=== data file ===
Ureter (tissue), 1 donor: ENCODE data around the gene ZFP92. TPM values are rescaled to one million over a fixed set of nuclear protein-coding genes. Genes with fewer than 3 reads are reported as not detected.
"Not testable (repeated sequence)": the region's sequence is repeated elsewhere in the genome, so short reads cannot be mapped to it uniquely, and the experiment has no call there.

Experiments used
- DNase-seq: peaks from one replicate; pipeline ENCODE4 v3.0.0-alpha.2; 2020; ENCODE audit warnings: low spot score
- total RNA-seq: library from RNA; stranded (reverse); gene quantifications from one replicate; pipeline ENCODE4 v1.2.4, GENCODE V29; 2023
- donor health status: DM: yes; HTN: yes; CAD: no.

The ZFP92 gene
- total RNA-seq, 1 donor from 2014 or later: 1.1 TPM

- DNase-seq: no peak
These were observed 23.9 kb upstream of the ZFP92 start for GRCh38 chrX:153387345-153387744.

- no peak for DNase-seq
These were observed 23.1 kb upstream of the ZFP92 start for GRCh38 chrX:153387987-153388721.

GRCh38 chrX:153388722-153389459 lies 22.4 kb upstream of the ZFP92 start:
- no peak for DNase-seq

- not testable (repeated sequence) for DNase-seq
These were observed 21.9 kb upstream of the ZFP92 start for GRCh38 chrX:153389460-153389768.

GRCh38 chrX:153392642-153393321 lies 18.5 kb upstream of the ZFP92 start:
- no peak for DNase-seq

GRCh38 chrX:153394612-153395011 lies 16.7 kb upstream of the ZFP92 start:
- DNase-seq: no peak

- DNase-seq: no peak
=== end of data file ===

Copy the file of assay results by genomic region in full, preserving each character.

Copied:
Ureter (tissue), 1 donor: ENCODE data around the gene ZFP92. TPM values are rescaled to one million over a fixed set of nuclear protein-coding genes. Genes with fewer than 3 reads are reported as not detected.
"Not testable (repeated sequence)": the region's sequence is repeated elsewhere in the genome, so short reads cannot be mapped to it uniquely, and the experiment has no call there.

Experiments used
- DNase-seq: peaks from one replicate; pipeline ENCODE4 v3.0.0-alpha.2; 2020; ENCODE audit warnings: low spot score
- total RNA-seq: library from RNA; stranded (reverse); gene quantifications from one replicate; pipeline ENCODE4 v1.2.4, GENCODE V29; 2023
- donor health status: DM: yes; HTN: yes; CAD: no.

The ZFP92 gene
- total RNA-seq, 1 donor from 2014 or later: 1.1 TPM

- DNase-seq: no peak
These were observed 23.9 kb upstream of the ZFP92 start for GRCh38 chrX:153387345-153387744.

- no peak for DNase-seq
These were observed 23.1 kb upstream of the ZFP92 start for GRCh38 chrX:153387987-153388721.

GRCh38 chrX:153388722-153389459 lies 22.4 kb upstream of the ZFP92 start:
- no peak for DNase-seq

- not testable (repeated sequence) for DNase-seq
These were observed 21.9 kb upstream of the ZFP92 start for GRCh38 chrX:153389460-153389768.

GRCh38 chrX:153392642-153393321 lies 18.5 kb upstream of the ZFP92 start:
- no peak for DNase-seq

GRCh38 chrX:153394612-153395011 lies 16.7 kb upstream of the ZFP92 start:
- DNase-seq: no peak

- DNase-seq: no peak